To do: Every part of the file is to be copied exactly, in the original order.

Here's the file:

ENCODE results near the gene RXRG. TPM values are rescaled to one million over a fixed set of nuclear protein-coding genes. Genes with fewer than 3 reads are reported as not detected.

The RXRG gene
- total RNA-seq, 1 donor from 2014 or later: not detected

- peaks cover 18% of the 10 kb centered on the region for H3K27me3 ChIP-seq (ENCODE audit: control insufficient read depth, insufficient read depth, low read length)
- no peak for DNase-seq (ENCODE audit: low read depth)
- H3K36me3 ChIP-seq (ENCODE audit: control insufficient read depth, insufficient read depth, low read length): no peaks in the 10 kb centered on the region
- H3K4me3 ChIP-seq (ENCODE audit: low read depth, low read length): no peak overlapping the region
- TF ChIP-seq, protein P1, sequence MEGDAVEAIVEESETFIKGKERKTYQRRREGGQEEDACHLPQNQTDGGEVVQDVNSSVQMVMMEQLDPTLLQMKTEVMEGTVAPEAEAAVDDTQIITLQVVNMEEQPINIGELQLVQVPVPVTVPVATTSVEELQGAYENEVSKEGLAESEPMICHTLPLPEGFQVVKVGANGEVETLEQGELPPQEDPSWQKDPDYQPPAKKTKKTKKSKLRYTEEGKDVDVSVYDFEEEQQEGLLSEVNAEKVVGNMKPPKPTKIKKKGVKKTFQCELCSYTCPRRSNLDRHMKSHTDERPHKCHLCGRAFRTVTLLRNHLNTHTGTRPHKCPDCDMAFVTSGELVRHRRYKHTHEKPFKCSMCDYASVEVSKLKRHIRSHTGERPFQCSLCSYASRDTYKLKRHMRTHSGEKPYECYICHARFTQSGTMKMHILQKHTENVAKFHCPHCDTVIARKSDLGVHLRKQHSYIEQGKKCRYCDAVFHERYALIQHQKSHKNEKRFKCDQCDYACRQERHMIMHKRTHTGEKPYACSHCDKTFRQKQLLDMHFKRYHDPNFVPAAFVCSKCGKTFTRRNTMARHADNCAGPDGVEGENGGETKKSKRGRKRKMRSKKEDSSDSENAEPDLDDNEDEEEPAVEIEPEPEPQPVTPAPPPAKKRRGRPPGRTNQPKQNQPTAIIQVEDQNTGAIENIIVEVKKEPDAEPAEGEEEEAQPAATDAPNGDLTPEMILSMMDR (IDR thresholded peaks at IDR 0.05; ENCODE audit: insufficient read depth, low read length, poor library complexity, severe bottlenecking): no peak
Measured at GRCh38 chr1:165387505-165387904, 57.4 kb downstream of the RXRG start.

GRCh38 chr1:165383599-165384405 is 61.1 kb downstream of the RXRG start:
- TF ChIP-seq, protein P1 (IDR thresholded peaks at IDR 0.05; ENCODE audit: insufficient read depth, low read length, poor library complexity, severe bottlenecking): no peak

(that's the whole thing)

ENCODE results near the gene RXRG. TPM values are rescaled to one million over a fixed set of nuclear protein-coding genes. Genes with fewer than 3 reads are reported as not detected.

The RXRG gene
- total RNA-seq, 1 donor from 2014 or later: not detected

- peaks cover 18% of the 10 kb centered on the region for H3K27me3 ChIP-seq (ENCODE audit: control insufficient read depth, insufficient read depth, low read length)
- no peak for DNase-seq (ENCODE audit: low read depth)
- H3K36me3 ChIP-seq (ENCODE audit: control insufficient read depth, insufficient read depth, low read length): no peaks in the 10 kb centered on the region
- H3K4me3 ChIP-seq (ENCODE audit: low read depth, low read length): no peak overlapping the region
- TF ChIP-seq, protein P1, sequence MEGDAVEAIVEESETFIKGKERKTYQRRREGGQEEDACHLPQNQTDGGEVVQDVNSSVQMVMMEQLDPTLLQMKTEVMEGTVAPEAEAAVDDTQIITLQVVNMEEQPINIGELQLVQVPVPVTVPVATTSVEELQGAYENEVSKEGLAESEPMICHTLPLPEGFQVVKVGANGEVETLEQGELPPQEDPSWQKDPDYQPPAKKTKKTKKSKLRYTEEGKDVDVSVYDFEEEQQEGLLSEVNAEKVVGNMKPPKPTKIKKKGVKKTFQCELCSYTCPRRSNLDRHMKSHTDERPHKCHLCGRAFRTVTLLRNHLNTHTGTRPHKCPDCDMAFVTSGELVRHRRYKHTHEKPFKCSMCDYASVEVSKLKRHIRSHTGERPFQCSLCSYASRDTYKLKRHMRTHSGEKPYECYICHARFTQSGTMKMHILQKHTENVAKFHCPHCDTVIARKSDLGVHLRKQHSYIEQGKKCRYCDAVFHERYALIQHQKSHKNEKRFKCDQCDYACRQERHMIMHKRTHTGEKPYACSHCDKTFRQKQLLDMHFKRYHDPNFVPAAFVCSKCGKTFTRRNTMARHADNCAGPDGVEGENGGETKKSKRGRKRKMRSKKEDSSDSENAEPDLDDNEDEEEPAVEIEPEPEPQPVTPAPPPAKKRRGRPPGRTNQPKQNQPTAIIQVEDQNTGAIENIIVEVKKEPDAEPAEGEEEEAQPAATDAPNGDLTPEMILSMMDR (IDR thresholded peaks at IDR 0.05; ENCODE audit: insufficient read depth, low read length, poor library complexity, severe bottlenecking): no peak
Measured at GRCh38 chr1:165387505-165387904, 57.4 kb downstream of the RXRG start.

GRCh38 chr1:165383599-165384405 is 61.1 kb downstream of the RXRG start:
- TF ChIP-seq, protein P1 (IDR thresholded peaks at IDR 0.05; ENCODE audit: insufficient read depth, low read length, poor library complexity, severe bottlenecking): no peak